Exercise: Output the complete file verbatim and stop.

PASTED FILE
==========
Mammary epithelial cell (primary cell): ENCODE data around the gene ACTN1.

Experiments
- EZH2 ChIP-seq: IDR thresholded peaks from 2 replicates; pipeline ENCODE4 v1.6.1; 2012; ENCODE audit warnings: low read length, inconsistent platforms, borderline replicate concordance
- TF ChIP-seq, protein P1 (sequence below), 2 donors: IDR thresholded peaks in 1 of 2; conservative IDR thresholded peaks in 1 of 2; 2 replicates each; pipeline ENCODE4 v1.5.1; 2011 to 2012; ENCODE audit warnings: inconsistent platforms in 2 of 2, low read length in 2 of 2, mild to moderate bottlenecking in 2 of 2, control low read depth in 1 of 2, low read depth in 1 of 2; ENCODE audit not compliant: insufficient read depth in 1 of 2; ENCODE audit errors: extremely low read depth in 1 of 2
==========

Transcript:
Mammary epithelial cell (primary cell): ENCODE data around the gene ACTN1.

Experiments
- EZH2 ChIP-seq: IDR thresholded peaks from 2 replicates; pipeline ENCODE4 v1.6.1; 2012; ENCODE audit warnings: low read length, inconsistent platforms, borderline replicate concordance
- TF ChIP-seq, protein P1 (sequence below), 2 donors: IDR thresholded peaks in 1 of 2; conservative IDR thresholded peaks in 1 of 2; 2 replicates each; pipeline ENCODE4 v1.5.1; 2011 to 2012; ENCODE audit warnings: inconsistent platforms in 2 of 2, low read length in 2 of 2, mild to moderate bottlenecking in 2 of 2, control low read depth in 1 of 2, low read depth in 1 of 2; ENCODE audit not compliant: insufficient read depth in 1 of 2; ENCODE audit errors: extremely low read depth in 1 of 2